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The combination of robust inflationary data and the Fed’s hawkish forward guidance helped send nominal interest rates soaring during the quarter, in turn placing immense pressure on the primary rate-sensitive sectors such as real estate, long duration assets, and core bonds. The yield on the benchmark 10-Year Treasury Note surged 83 bps during the quarter, to conclude March at 2.34%, with further upward pressure experienced in April. Reaching 2.70% in early April, the 10-Year Treasury Note yield pierced a potential critical secular inflection point, with this yield surpassing the two standard deviations above-trend threshold level based on the 40-year downtrend channel.


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The surge in nominal interest rates has not appeared stable along the curve, as shorter-term rates—reflecting the Fed’s steep implied policy path—have reset to levels higher than that of longer-term rates, suggesting the Fed’s aggressive near-term tightening campaign could run the risk of sparking a material slowdown in economic activity.

Between 2-year and 10-year maturities, the commonly referenced 2-10 yield curve spread inverted at the tail end of the quarter, and while not a perfect recession timing indicator, its historical track record of anticipating inflection points in the business cycle from expansion to contraction has historically been reliable.


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Coinciding with the flattening of the U.S. term structure is mounting sentiment for the Fed to reverse course on the policy tightening front in the coming years. The same Eurodollar futures curve data referenced above implies the potential for a Fed interest rate cut potentially as soon as 2024—an anticipated pivot in the Fed’s policy stance which highlights the growing risk of a Fed “policy error.”


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As inflation accelerated throughout 2021 and into 2022, the Fed allowed the economy to run “hot,” but is now anticipated to tighten policy aggressively to get inflation under control, leading many market participants to believe the Fed is significantly “behind the curve.” Moreover, the Fed has launched a tightening campaign at a time when current growth fundamentals do not appear overly supportive of less-accommodative monetary conditions, with the Atlanta Fed’s GDPNow™ model tracking a paltry 1.1% inflation-adjusted quarterly growth rate in the first quarter. Should actual growth come in near this model estimate, it would represent the weakest quarterly real growth rate since the second quarter 2020, when U.S. business activity ground to a halt due to severe COVID-19 containment measures.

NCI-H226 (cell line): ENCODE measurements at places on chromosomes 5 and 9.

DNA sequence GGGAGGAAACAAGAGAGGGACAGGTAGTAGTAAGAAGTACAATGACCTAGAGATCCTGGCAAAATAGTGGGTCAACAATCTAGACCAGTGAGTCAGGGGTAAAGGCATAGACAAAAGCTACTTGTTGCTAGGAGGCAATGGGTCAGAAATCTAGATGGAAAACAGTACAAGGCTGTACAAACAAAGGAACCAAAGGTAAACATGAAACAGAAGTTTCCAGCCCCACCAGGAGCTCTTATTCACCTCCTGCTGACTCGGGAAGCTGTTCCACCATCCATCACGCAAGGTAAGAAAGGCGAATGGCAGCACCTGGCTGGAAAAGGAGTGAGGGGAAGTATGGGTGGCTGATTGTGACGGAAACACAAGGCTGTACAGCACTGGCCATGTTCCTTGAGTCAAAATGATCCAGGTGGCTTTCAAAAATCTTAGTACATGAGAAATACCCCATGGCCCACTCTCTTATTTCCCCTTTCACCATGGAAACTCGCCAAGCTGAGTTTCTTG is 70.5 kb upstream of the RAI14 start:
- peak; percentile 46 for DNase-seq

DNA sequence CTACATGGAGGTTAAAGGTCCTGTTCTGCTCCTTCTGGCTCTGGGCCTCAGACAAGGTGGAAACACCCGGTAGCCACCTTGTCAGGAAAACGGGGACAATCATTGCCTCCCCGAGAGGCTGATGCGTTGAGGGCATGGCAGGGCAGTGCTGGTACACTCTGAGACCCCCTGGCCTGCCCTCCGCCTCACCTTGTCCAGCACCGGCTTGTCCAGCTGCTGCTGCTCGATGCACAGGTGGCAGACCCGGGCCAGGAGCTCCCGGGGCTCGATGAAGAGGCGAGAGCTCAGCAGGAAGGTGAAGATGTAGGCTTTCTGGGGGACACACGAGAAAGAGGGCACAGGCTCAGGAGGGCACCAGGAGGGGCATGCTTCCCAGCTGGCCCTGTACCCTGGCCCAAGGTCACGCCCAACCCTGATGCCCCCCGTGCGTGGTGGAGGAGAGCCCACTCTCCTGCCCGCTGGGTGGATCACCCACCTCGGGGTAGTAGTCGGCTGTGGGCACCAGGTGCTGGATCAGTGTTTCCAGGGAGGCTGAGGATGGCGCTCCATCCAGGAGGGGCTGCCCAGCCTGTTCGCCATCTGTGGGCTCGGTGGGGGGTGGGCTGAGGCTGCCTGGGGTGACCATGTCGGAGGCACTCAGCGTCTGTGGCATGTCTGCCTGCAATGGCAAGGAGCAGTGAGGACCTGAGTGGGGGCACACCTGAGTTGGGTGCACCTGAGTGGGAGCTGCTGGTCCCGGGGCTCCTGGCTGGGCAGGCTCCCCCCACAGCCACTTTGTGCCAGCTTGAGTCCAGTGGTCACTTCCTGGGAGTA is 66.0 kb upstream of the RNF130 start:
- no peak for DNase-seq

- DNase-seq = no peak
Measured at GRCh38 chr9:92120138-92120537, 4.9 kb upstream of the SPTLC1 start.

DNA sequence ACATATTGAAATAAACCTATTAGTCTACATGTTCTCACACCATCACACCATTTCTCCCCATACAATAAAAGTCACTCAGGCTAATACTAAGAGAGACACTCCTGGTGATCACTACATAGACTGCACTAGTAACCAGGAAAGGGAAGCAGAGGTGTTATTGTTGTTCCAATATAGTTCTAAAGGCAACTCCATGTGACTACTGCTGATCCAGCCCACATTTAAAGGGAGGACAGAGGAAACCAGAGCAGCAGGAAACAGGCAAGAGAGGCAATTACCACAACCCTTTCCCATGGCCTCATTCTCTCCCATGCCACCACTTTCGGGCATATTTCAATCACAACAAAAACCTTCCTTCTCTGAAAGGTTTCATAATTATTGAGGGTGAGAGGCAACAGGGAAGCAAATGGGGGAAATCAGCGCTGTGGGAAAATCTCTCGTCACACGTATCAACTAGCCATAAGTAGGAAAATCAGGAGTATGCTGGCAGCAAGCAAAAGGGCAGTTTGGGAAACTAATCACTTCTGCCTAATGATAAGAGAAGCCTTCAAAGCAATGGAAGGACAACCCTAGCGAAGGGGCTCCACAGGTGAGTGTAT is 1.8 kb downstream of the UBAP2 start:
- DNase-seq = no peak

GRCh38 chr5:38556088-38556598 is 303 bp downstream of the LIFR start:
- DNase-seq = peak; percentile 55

Soaring inflation, a further tightening of the labor market, Russia’s invasion of Ukraine, and the Fed’s liftoff from the zero bound dominated the macroeconomic landscape in the first quarter. Amid this unusually precarious market backdrop, stock and bond returns were broadly negative, while performance across much of the inflation-sensitive real assets complex remained positive.

In the coming quarters, the Fed is anticipated to hike policy rates to meaningfully higher levels, while allowing their nearly $9 trillion balance sheet to begin running-off. This tightening campaign has coalesced with a marked slowdown in economic activity and an enduring financial market landscape that remains littered with excessive valuations, as Fed “policy error” risks remain chief among investors’ concerns. Under these circumstances, the near-term risks appear to the downside, with nimble investors and skilled active managers poised to flourish once valuation levels—particularly among the frothier corners of the market—ultimately adjust to this new reality.



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Published April 2022